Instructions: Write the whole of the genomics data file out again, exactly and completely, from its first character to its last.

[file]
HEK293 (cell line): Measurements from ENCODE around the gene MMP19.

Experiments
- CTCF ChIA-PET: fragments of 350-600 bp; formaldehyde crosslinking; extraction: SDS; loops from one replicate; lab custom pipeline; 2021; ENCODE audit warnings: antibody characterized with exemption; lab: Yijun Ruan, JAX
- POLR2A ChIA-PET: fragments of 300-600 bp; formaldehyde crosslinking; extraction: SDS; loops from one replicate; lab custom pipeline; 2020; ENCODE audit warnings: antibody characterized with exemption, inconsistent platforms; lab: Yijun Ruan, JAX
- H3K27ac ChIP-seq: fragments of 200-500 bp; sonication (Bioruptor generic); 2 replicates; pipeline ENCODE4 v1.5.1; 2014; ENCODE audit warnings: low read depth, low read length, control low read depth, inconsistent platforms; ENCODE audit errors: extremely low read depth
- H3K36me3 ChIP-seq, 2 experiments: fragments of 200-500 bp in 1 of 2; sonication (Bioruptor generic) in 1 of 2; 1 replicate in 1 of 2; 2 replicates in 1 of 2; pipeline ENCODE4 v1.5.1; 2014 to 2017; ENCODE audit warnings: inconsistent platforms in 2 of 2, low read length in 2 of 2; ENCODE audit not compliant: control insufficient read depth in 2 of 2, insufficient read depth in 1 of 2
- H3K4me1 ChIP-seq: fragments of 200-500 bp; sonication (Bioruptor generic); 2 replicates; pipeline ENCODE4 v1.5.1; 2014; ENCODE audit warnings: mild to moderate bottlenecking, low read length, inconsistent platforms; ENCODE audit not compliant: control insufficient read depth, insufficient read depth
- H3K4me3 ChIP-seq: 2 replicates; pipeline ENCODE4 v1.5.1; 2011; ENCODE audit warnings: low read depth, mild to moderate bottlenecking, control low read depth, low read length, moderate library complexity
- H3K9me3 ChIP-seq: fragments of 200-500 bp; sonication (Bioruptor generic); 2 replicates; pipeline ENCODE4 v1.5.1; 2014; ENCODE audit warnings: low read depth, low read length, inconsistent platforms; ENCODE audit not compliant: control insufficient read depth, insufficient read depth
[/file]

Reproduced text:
HEK293 (cell line): Measurements from ENCODE around the gene MMP19.

Experiments
- CTCF ChIA-PET: fragments of 350-600 bp; formaldehyde crosslinking; extraction: SDS; loops from one replicate; lab custom pipeline; 2021; ENCODE audit warnings: antibody characterized with exemption; lab: Yijun Ruan, JAX
- POLR2A ChIA-PET: fragments of 300-600 bp; formaldehyde crosslinking; extraction: SDS; loops from one replicate; lab custom pipeline; 2020; ENCODE audit warnings: antibody characterized with exemption, inconsistent platforms; lab: Yijun Ruan, JAX
- H3K27ac ChIP-seq: fragments of 200-500 bp; sonication (Bioruptor generic); 2 replicates; pipeline ENCODE4 v1.5.1; 2014; ENCODE audit warnings: low read depth, low read length, control low read depth, inconsistent platforms; ENCODE audit errors: extremely low read depth
- H3K36me3 ChIP-seq, 2 experiments: fragments of 200-500 bp in 1 of 2; sonication (Bioruptor generic) in 1 of 2; 1 replicate in 1 of 2; 2 replicates in 1 of 2; pipeline ENCODE4 v1.5.1; 2014 to 2017; ENCODE audit warnings: inconsistent platforms in 2 of 2, low read length in 2 of 2; ENCODE audit not compliant: control insufficient read depth in 2 of 2, insufficient read depth in 1 of 2
- H3K4me1 ChIP-seq: fragments of 200-500 bp; sonication (Bioruptor generic); 2 replicates; pipeline ENCODE4 v1.5.1; 2014; ENCODE audit warnings: mild to moderate bottlenecking, low read length, inconsistent platforms; ENCODE audit not compliant: control insufficient read depth, insufficient read depth
- H3K4me3 ChIP-seq: 2 replicates; pipeline ENCODE4 v1.5.1; 2011; ENCODE audit warnings: low read depth, mild to moderate bottlenecking, control low read depth, low read length, moderate library complexity
- H3K9me3 ChIP-seq: fragments of 200-500 bp; sonication (Bioruptor generic); 2 replicates; pipeline ENCODE4 v1.5.1; 2014; ENCODE audit warnings: low read depth, low read length, inconsistent platforms; ENCODE audit not compliant: control insufficient read depth, insufficient read depth